At this point, you will hear something very similar to a pure sine tone. This is the Base frequency which, using the ‘snapshot’ functionality, can be saved as an approximation of what other instruments would call an ‘init’ patch for use as the foundation of new sounds.
Turning blue CW, the modulation depth increases, introducing higher frequencies, and rounding out the sound by increases in intensity and sharpness. At the maximum CW setting an aggressive, noisy tone is produced, although the overall flavour will vary according to the values of the other parameters.
Beige encoder = frequency
The Beige control determines the relative frequencies of each operator which it does by presenting ‘sets’ which each define three values: the frequencies of the green, white, and orange operators, each relative to the Base frequency.
Starting at the minimum CCW setting and turning CW, the green operator’s frequency increases, spanning 8 different values: 1/64, 3/32, 1/8, 5/16, 1/2, 5/8, 1, and 2. For each of these green frequencies, the white operator has its own range of 8 frequencies, which decrease with the encoder movement: 2, 1.5, 1, 1/2, 3/4, 1/4, 5/32, & 1/32. Finally, for each white value, there are another 8 frequencies for the orange operator that appear as a more randomised sequence: 1/16, 2, 5/8, 4, 1.75, 7/16, 3.5, & 1
Each movement of the encoder registers a change in the orange frequency whereas the white operator changes after orange has cycled through its range for the particular value associated to white. Similarly, the green operator changes after white has cycled through its range for each value of green.
While there is clearly a numerical pattern in the frequency sets this doesn’t translate to any particular timbre. The sound varies wildly, from harmonic to discordant, even between adjacent values.
Grey encoder = topology
The grey knob controls the algorithm selection. On the OLED readout the arrangement of the cubes indicates their current function. Operators who have no neighbour below or at the side are carriers or the ‘output’ operators, which produce the audible sound due to their frequencies being above audio rate. Operators in the middle of the graphic are modulators or carriers.
A useful starting point is to note that in the extreme CCW setting all the cubes appear diagonally adjacent in a left-to-right order. The operators are now in a serial configuration (orange>white>green>B), the upper-left cube being the modulator, the bottom right, the carrier.
The parallel CW configuration arranges the cubes diagonally adjacent right-to-left (B>green>white>orange). Here the carriers and modulators are mixed and all four operators are being sent to the output directly without modulation. In both configurations, the sound is practically identical.
The volume of the Base operator will vary according to the topology; when there is more than one ‘output’ operator, the level of B is reduced. This is apparent when Blue is turned fully CCW and the engine is generating a pure sine tone. It is only when the colour of the FM is upped to around 10 notches that any discernible changes in the colour of the sound will be heard when switching algorithms.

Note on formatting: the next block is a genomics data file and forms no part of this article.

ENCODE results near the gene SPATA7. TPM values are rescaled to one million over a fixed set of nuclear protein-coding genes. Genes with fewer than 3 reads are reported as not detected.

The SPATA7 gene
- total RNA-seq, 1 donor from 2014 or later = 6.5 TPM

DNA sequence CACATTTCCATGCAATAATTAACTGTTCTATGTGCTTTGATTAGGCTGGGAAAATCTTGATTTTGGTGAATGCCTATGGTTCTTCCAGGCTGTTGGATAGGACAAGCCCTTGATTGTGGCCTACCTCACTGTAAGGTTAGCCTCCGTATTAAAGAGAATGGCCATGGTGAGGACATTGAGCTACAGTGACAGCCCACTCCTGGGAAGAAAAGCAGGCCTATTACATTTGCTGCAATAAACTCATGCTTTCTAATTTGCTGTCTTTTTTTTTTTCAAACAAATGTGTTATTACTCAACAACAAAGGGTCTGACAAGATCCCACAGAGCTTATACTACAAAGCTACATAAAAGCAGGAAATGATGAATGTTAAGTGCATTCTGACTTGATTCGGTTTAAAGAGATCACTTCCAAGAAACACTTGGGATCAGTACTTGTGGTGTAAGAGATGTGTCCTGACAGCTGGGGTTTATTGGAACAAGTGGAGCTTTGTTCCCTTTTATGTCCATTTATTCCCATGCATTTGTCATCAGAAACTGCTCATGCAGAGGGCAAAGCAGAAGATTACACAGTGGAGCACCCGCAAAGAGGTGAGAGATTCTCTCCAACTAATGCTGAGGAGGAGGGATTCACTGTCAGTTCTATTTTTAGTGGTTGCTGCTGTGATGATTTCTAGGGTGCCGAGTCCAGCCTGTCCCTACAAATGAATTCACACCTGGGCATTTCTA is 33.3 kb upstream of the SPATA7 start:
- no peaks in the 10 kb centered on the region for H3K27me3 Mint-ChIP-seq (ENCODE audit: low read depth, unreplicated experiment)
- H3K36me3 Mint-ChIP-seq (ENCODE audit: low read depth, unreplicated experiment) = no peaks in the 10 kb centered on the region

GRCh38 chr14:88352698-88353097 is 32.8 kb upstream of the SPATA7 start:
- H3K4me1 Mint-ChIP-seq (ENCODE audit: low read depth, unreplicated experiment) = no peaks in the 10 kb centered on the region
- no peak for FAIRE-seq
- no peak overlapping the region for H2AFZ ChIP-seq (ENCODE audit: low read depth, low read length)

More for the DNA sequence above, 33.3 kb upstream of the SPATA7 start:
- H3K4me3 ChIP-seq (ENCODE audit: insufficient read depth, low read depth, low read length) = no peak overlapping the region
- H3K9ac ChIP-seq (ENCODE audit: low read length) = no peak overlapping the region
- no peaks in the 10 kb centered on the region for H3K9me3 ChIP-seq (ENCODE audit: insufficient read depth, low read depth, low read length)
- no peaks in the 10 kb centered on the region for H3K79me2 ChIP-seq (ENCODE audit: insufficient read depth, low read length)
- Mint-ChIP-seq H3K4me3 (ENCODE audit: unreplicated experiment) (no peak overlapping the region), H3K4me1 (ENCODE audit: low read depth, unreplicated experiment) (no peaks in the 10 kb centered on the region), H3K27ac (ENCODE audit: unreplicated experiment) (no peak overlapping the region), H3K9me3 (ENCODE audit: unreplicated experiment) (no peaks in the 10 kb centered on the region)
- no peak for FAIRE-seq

Orange encoder = detune
This final parameter is the most obvious and can be used to create extreme inharmonic sounds or to introduce movement. Visually, the Detune amount is shown by the B and white cube being increasingly offset to the right, the latter more than the former, while the green and orange cube are offset to the left where, again, the latter has a greater amount of movement than the former.
The Field differs from earlier and later incarnations of FM through its provision of
pre-determined frequency sets. It is therefore absolutely not a ‘free-range’ function generator. That said, even with 2 fewer operators than the unofficial industry standard of 6, and its 9 algorithms, the final conclusion cannot be to say that the Field is lacking.
It is well documented that it was a deliberate design decision on the part of the Teenage engineers to create in the OG, and now the Field, an instrument with in-built limitations, a Utopian move that was aimed purely at unlocking its users’ inherent creativity.
Overflowing with deliberate contrarianism, the original little white box offered FM amongst its roster of 11 synth engines at a time when virtual analog was the flavour of the month.
The FM engine probably illustrates that intention more completely than any of the other available synth models. The OP-1s successful innovation, which arguably inspired all the machines that followed it, was to demonstrate that by creating a deficit in features, it is possible, by careful attention to UX detail, to credit the user with huge ‘pick up and play’ value.
In pure FM terms, through the Field and the OG, the user is freed from the double-edged sword that is this mode of synthesis, namely the risk of being bogged down by too many possibilities or finding that you need for a PhD in Acoustics before you can actually make a sound.
While you’re here:
If you like FM Synthesis you may enjoy Attack Live! It’s free to come, in London on Sept 29th. Sign up for the guestlist by filling out the form below.